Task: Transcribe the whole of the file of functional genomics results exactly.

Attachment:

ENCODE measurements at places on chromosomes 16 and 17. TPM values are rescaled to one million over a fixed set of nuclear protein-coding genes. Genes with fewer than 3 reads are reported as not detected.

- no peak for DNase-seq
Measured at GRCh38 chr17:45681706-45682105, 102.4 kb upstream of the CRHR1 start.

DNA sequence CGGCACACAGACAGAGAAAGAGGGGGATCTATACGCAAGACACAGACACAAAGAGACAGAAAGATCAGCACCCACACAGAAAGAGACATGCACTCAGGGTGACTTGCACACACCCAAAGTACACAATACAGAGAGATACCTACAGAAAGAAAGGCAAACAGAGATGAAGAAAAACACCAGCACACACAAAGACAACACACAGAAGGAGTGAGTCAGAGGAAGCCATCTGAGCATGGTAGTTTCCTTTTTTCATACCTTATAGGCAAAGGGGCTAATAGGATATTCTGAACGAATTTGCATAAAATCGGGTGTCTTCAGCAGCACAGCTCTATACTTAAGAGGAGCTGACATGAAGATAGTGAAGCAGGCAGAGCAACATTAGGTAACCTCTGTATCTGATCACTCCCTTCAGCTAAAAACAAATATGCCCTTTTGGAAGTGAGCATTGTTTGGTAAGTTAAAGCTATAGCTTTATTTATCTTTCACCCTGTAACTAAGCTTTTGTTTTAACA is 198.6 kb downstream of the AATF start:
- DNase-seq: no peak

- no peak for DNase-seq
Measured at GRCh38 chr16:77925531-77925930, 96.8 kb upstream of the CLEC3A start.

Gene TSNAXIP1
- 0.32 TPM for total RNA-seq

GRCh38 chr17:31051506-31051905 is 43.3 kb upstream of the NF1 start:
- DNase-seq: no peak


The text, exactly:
ENCODE measurements at places on chromosomes 16 and 17. TPM values are rescaled to one million over a fixed set of nuclear protein-coding genes. Genes with fewer than 3 reads are reported as not detected.

- no peak for DNase-seq
Measured at GRCh38 chr17:45681706-45682105, 102.4 kb upstream of the CRHR1 start.

DNA sequence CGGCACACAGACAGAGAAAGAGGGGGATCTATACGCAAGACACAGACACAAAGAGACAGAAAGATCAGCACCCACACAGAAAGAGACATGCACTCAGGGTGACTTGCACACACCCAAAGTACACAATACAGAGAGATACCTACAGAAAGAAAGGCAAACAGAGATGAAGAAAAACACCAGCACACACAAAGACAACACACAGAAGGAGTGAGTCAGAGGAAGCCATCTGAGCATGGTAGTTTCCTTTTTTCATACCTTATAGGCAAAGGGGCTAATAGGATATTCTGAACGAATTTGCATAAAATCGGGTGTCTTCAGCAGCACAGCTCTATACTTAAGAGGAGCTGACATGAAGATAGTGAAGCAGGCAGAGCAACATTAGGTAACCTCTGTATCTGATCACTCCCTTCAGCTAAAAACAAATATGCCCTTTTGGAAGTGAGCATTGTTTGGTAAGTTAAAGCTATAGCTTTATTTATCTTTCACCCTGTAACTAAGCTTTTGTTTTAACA is 198.6 kb downstream of the AATF start:
- DNase-seq: no peak

- no peak for DNase-seq
Measured at GRCh38 chr16:77925531-77925930, 96.8 kb upstream of the CLEC3A start.

Gene TSNAXIP1
- 0.32 TPM for total RNA-seq

GRCh38 chr17:31051506-31051905 is 43.3 kb upstream of the NF1 start:
- DNase-seq: no peak